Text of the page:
The last time the U.S. underwent major tax reform was in 1986, and unintended consequences caused the 1987 “Texas Depression.” Two of the biggest Texas banks closed their doors, the Savings and Loan industry crashed, Texas real estate plummeted to 10 cents on the dollar, and the price of West Texas Intermediate (WTI) crude oil went from $85 a barrel to $10 a barrel. It took 15—19 years for the state to recover.
One of the looming concerns about the 2017 tax reform was how the major changes would affect states with higher costs (real estate, taxes, etc.), specifically 1) the amount of mortgage debt eligible for interest payment deductions was lowered, 2) a $10,000 cap was placed on state and local tax deductions, and 3) the overall marginal tax rate was lowered.
A few economists writing for the Liberty Street Economics blog at the Federal Reserve of New York have analyzed the current overall effect on 2018 home sales. While certainly not conclusive, the evidence presented in their analysis supports the view that changes in federal tax laws enacted in December of 2017 have contributed to the slowing of housing market activity that occurred over the course of 2018. You can read the full analysis and conclusions with tables and charts on the Liberty Street blog. By no means is a 12-month analysis conclusive, but it’s interesting reading, to say the least.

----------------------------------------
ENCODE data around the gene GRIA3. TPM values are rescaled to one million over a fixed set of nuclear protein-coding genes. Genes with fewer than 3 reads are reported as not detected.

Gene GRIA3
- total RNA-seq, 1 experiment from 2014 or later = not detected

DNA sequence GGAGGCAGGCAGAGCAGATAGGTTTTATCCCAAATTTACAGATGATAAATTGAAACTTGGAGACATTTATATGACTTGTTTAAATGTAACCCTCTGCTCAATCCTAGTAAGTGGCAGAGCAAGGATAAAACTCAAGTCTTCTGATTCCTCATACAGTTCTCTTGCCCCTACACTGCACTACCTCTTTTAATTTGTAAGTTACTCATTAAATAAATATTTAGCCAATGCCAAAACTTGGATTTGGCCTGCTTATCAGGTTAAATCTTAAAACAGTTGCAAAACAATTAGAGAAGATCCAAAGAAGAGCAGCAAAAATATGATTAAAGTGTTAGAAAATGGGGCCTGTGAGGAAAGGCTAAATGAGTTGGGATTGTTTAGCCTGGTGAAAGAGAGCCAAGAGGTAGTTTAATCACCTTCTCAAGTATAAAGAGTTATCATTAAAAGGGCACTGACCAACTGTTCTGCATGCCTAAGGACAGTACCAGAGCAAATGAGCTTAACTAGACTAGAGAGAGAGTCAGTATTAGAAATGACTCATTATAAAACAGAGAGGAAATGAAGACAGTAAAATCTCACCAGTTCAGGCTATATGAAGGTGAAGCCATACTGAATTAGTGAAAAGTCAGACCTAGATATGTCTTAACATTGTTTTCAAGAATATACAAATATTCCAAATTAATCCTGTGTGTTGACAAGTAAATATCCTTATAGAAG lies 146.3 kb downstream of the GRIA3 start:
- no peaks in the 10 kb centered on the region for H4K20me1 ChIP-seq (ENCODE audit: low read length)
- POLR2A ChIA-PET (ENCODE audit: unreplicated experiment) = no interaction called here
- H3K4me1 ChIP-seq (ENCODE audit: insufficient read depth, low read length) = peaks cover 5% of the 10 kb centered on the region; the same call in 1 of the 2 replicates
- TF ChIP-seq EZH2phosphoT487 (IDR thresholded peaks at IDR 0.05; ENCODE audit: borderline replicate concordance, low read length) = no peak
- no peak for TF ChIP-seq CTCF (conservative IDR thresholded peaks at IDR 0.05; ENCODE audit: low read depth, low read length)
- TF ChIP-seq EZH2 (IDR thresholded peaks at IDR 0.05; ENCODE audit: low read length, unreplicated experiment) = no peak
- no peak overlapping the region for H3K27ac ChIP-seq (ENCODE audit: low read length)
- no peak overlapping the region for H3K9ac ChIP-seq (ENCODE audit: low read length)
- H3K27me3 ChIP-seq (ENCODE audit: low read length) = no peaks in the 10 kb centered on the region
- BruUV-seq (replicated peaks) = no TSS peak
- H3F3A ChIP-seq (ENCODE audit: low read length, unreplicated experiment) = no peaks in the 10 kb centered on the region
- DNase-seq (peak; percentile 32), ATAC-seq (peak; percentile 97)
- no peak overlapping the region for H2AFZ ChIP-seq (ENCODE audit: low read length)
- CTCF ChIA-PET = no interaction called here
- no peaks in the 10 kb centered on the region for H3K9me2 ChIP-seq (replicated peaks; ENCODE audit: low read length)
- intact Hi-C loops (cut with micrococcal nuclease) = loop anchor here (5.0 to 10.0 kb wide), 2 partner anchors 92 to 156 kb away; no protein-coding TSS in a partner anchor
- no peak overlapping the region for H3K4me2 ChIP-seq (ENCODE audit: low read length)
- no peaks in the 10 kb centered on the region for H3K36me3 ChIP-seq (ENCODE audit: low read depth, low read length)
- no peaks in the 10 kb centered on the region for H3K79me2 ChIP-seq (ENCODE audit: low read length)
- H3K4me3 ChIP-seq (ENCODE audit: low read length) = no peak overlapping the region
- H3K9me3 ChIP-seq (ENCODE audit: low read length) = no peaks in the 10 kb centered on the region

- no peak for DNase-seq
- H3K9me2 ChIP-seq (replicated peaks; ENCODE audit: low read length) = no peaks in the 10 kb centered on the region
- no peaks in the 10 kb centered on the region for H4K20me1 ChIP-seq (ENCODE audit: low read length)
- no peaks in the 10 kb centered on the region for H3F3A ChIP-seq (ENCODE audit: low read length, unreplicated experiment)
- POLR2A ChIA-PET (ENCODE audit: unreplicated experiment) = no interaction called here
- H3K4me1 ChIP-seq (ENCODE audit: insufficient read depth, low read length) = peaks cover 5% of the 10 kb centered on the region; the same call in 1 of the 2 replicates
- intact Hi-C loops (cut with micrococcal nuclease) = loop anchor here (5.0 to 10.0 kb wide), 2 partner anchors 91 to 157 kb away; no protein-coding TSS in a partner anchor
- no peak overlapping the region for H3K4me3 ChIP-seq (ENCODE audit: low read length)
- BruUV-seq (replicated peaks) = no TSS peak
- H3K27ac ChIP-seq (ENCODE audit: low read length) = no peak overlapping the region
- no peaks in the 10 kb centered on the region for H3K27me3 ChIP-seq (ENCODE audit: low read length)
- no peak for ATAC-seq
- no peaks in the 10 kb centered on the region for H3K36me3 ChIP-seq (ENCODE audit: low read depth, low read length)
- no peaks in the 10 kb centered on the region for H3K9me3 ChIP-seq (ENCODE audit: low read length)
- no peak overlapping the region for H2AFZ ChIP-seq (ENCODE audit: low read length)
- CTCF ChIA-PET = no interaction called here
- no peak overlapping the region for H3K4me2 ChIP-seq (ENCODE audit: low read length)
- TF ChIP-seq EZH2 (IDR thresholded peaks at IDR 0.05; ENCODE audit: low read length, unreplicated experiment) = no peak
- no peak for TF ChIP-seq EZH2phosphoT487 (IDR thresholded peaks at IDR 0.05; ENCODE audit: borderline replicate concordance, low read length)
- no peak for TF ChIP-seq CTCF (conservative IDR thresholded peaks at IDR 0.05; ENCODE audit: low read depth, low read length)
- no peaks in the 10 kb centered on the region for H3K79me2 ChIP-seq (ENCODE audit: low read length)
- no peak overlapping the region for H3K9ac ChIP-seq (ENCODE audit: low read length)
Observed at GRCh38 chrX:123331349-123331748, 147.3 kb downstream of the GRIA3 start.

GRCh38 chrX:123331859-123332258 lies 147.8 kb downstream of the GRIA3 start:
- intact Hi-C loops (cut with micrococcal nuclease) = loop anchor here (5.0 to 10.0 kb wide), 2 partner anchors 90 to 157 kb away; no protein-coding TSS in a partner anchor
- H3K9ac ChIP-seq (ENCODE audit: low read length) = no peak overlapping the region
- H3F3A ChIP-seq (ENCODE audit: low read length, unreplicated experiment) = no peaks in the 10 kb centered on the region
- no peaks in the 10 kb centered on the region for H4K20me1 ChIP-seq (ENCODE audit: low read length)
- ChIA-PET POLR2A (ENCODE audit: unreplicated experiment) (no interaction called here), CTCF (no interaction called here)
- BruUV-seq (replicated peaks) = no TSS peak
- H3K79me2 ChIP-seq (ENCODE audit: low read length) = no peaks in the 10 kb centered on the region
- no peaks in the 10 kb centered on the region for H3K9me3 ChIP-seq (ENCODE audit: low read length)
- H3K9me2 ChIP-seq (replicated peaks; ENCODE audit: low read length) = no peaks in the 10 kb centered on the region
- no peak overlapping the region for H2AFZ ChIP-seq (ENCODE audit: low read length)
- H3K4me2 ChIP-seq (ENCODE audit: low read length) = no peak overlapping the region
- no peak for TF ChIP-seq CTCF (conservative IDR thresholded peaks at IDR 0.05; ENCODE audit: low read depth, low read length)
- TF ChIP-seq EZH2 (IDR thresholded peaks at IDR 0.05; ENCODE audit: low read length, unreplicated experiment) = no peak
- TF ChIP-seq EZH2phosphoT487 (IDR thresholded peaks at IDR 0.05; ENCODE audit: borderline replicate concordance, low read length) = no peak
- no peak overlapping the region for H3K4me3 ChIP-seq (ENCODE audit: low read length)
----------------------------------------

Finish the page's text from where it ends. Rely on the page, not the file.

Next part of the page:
What does that mean to you and me? Though we’ve seen a slowdown in the housing market, on the whole, Texas does not seem to bear the brunt of “unintended consequences” of this tax reform, due to our lack of state income tax, business-friendly laws, and policies, and relatively affordable housing compared to many other areas. Those states with high property values and income taxes seem to be bearing the brunt with corporate relocation to other states, loss of GDP growth, and more importantly – consumers moving to Texas due to lower costs.
By: Mark Sprague, State Director of Information Capital